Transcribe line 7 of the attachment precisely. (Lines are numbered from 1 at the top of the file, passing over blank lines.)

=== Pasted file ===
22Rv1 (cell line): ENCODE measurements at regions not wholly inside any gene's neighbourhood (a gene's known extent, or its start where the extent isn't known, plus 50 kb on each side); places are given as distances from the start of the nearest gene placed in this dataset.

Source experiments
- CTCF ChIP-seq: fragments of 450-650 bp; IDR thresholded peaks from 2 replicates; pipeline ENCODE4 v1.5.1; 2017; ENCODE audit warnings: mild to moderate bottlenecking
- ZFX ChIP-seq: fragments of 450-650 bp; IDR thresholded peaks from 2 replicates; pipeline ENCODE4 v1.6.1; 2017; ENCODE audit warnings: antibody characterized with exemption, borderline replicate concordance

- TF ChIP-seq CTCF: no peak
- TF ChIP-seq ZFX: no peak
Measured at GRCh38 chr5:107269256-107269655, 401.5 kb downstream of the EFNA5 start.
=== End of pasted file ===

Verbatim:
Measured at GRCh38 chr5:107269256-107269655, 401.5 kb downstream of the EFNA5 start.